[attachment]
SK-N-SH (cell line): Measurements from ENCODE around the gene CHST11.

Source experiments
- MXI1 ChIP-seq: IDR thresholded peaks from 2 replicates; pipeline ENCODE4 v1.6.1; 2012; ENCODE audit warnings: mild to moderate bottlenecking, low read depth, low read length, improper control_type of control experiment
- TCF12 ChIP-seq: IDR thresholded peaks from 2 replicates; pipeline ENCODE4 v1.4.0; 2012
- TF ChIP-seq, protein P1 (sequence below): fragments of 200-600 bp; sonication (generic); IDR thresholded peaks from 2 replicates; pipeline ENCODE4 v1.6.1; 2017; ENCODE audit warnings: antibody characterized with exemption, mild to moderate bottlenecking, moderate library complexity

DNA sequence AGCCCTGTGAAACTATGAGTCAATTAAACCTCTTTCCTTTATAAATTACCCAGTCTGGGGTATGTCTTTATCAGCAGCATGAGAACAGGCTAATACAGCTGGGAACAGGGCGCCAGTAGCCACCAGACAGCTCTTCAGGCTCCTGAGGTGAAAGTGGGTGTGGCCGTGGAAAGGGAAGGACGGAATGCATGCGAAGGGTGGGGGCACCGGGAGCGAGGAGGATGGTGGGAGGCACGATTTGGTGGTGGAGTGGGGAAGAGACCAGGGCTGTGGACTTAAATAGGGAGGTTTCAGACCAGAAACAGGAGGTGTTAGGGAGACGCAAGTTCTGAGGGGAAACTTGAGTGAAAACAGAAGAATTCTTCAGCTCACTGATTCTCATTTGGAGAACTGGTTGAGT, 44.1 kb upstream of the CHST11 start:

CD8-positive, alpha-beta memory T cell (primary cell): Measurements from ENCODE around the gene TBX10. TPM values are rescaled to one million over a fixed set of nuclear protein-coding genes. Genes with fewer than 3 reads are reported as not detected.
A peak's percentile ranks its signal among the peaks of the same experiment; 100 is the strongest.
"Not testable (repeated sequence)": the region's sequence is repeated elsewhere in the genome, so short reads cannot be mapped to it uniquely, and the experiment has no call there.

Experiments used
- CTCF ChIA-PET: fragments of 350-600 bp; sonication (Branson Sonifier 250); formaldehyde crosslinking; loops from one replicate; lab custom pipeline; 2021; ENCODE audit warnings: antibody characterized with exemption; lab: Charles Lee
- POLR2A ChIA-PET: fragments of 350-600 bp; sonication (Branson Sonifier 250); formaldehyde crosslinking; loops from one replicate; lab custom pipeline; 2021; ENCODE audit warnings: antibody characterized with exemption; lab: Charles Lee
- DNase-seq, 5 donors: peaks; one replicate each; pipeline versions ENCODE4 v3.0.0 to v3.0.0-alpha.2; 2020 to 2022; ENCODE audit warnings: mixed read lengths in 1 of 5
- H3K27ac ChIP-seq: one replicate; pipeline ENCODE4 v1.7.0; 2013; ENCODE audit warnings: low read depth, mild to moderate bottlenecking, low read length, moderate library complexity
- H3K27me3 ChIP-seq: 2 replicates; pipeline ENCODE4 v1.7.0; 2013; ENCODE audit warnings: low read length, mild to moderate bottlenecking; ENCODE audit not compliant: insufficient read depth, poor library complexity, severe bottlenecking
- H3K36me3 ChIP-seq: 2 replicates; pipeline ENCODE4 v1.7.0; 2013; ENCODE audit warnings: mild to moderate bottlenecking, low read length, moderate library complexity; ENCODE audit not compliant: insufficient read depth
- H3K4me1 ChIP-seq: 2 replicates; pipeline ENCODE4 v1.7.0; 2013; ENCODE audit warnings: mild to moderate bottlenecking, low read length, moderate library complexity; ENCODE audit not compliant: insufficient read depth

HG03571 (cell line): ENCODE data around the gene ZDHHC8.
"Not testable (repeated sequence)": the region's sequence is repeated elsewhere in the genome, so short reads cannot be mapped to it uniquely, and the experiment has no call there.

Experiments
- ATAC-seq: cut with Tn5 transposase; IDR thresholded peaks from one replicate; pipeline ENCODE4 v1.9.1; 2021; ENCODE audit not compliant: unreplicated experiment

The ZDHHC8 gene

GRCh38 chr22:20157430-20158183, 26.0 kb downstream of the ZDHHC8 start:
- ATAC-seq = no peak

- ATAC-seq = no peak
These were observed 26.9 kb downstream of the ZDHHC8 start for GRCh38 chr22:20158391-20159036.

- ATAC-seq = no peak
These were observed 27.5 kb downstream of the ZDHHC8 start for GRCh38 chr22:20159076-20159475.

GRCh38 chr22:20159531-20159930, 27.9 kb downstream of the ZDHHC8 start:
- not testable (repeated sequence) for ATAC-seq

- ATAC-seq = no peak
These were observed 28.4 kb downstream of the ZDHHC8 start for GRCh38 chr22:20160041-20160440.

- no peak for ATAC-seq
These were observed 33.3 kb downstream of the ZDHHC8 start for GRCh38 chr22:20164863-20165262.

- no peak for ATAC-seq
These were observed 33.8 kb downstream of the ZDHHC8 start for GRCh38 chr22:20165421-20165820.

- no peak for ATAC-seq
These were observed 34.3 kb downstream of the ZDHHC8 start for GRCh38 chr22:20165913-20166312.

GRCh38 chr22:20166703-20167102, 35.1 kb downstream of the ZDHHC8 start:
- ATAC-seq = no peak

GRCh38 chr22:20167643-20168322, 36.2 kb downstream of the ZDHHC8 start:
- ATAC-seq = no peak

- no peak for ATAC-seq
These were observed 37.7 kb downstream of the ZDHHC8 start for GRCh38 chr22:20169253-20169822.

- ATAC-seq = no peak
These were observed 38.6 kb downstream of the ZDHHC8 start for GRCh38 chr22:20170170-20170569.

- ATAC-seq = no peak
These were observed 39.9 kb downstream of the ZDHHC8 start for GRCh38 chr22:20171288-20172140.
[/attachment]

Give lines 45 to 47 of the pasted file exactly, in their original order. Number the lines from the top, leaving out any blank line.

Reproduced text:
- ATAC-seq = no peak
These were observed 38.6 kb downstream of the ZDHHC8 start for GRCh38 chr22:20170170-20170569.

- ATAC-seq = no peak